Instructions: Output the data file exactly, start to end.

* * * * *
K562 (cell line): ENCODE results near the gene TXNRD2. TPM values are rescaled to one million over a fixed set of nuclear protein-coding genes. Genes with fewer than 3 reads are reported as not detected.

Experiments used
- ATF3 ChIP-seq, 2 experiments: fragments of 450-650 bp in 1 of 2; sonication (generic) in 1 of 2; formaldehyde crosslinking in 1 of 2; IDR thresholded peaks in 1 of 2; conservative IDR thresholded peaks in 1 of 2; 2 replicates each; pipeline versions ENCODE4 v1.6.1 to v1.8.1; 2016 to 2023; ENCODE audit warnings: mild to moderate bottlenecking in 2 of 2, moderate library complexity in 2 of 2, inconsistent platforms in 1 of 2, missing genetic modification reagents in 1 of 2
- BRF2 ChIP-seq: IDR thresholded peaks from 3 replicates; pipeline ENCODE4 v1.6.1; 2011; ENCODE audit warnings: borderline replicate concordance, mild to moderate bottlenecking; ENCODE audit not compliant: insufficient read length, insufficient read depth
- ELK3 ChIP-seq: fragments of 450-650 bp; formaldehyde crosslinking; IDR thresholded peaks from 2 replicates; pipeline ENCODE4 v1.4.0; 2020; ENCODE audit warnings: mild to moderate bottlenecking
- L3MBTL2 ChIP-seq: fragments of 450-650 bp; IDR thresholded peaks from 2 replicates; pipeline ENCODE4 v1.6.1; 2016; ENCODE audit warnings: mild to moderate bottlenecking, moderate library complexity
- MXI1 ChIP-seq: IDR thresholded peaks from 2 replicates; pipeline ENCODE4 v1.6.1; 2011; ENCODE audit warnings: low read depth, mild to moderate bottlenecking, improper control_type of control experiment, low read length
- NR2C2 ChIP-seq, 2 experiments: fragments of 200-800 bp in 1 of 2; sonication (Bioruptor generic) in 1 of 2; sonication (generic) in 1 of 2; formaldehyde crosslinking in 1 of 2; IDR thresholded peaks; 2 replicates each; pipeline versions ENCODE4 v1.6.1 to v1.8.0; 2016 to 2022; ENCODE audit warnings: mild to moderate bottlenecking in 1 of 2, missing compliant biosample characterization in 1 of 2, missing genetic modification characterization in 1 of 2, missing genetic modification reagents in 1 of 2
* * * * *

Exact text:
K562 (cell line): ENCODE results near the gene TXNRD2. TPM values are rescaled to one million over a fixed set of nuclear protein-coding genes. Genes with fewer than 3 reads are reported as not detected.

Experiments used
- ATF3 ChIP-seq, 2 experiments: fragments of 450-650 bp in 1 of 2; sonication (generic) in 1 of 2; formaldehyde crosslinking in 1 of 2; IDR thresholded peaks in 1 of 2; conservative IDR thresholded peaks in 1 of 2; 2 replicates each; pipeline versions ENCODE4 v1.6.1 to v1.8.1; 2016 to 2023; ENCODE audit warnings: mild to moderate bottlenecking in 2 of 2, moderate library complexity in 2 of 2, inconsistent platforms in 1 of 2, missing genetic modification reagents in 1 of 2
- BRF2 ChIP-seq: IDR thresholded peaks from 3 replicates; pipeline ENCODE4 v1.6.1; 2011; ENCODE audit warnings: borderline replicate concordance, mild to moderate bottlenecking; ENCODE audit not compliant: insufficient read length, insufficient read depth
- ELK3 ChIP-seq: fragments of 450-650 bp; formaldehyde crosslinking; IDR thresholded peaks from 2 replicates; pipeline ENCODE4 v1.4.0; 2020; ENCODE audit warnings: mild to moderate bottlenecking
- L3MBTL2 ChIP-seq: fragments of 450-650 bp; IDR thresholded peaks from 2 replicates; pipeline ENCODE4 v1.6.1; 2016; ENCODE audit warnings: mild to moderate bottlenecking, moderate library complexity
- MXI1 ChIP-seq: IDR thresholded peaks from 2 replicates; pipeline ENCODE4 v1.6.1; 2011; ENCODE audit warnings: low read depth, mild to moderate bottlenecking, improper control_type of control experiment, low read length
- NR2C2 ChIP-seq, 2 experiments: fragments of 200-800 bp in 1 of 2; sonication (Bioruptor generic) in 1 of 2; sonication (generic) in 1 of 2; formaldehyde crosslinking in 1 of 2; IDR thresholded peaks; 2 replicates each; pipeline versions ENCODE4 v1.6.1 to v1.8.0; 2016 to 2022; ENCODE audit warnings: mild to moderate bottlenecking in 1 of 2, missing compliant biosample characterization in 1 of 2, missing genetic modification characterization in 1 of 2, missing genetic modification reagents in 1 of 2